I have been the champion of my fantasy football league two of the past four years, and while I’ve had a rough start to this season, I’m still the defending champion. And while I appreciate the winner’s check, having the trophy on my desk for a year is much, much sweeter.
Trophies are important. They provide tangible evidence of accomplishment, when many forms of achievement in life, business and otherwise are inherently intangible and amorphous.
Social media achievement can be intangible and amorphous, too. So much so that there are whole companies and industries that sniff at social media in its entirety because it’s “not measurable.” But indeed social media IS measurable. I’ll reserve all the ways it can be done for another day (meantime, read Olivier Blanchard, Beth Harte, and KD Paine on the subject). To me though, what’s more frustrating than a misguided belief that social media isn’t measurable is measuring the wrong things entirely. (FYI, interviewing Olivier live on Twitter tomorrow (10/1) at 5pm eastern)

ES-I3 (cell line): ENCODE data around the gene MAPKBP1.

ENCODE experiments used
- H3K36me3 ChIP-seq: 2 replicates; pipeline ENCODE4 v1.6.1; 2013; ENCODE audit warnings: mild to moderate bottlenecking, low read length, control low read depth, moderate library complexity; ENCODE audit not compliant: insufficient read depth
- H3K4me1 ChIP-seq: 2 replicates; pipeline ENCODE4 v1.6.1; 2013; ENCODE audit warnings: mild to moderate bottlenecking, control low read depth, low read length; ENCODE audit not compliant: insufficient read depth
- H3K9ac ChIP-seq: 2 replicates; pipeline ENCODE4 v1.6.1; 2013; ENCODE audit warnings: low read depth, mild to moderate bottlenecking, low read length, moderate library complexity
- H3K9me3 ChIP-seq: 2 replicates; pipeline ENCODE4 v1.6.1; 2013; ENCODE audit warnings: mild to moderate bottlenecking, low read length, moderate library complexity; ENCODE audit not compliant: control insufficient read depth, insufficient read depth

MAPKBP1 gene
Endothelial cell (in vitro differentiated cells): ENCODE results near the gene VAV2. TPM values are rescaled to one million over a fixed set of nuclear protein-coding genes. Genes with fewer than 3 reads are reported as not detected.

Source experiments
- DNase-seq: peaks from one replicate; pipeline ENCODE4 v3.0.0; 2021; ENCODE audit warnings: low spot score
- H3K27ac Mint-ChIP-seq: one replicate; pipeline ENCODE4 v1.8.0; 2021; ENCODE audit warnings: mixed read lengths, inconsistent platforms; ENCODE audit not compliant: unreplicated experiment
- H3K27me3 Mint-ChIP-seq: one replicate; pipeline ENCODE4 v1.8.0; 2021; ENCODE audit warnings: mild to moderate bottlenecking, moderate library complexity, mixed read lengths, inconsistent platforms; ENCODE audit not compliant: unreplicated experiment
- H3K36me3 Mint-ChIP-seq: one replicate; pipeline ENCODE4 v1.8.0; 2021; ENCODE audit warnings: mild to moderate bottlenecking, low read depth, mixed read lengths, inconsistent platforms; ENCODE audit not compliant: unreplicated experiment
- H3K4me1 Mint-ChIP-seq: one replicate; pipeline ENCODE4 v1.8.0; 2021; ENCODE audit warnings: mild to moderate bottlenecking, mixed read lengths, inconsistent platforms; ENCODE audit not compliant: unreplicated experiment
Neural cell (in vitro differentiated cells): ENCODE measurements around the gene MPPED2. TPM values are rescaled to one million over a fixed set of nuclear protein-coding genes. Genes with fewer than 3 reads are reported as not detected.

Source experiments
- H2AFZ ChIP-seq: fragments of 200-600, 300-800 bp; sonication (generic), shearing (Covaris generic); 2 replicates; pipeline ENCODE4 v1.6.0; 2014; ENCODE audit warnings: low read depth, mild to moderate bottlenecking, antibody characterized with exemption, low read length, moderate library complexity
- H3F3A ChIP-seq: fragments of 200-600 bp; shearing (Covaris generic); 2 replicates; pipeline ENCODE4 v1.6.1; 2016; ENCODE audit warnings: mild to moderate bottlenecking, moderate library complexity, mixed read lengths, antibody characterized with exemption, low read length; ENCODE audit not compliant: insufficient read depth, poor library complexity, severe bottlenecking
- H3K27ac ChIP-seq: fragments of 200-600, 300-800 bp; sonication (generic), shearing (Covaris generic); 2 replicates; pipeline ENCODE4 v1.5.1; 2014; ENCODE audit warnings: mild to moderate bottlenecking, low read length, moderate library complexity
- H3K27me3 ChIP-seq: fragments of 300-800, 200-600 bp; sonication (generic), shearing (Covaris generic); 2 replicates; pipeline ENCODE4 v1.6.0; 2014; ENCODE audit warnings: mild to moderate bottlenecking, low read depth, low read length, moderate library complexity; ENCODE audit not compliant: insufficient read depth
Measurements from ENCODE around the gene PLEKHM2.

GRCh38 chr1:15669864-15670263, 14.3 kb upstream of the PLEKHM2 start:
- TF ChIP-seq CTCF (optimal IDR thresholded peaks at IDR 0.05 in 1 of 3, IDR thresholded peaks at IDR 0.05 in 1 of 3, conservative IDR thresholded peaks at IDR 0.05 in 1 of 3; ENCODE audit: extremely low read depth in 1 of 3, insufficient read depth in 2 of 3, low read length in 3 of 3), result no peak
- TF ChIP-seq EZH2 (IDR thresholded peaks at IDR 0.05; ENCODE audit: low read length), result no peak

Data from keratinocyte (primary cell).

Fuzzy Math of Social Media Measurement
I understand the desire to count your Twitter followers and Facebook fans, I really do. It’s an extremely easy graph to build, the numbers almost always climb steadily upward, and it’s simple to compare against competitors.
But guess what? You’re not in the Facebook fan selling business. Nobody is. At best, number of fans shows some level of directional success, but even then the numbers are often influenced by “social media bribery” (read this great post by Spike Jones)
No Dinner. No Movie.
Examine the level of consumer commitment to your brand that’s required to become your “fan” on Facebook (or your follower on Twitter, for that matter). Let’s see, it’s precisely ONE CLICK. One. Click.
By my count, it takes 3,200% more effort to visit https://www.convinceandconvert.com/ if you don’t have it bookmarked (shame), because you have to tap 32 keys to get here. Versus one key to become a Facebook fan. I’ve had deeper relationships with single swallows of Scotch than what is required to be a fan on Facebook.
If you want to report your Facebook fans and Twitter followers on your social media results dashboard, I won’t stop you. But please augment that information with a statistical trophy with more meaning.
What’s your single most important social media metric? Care to share? I’ll create a follow-up post with the best comments.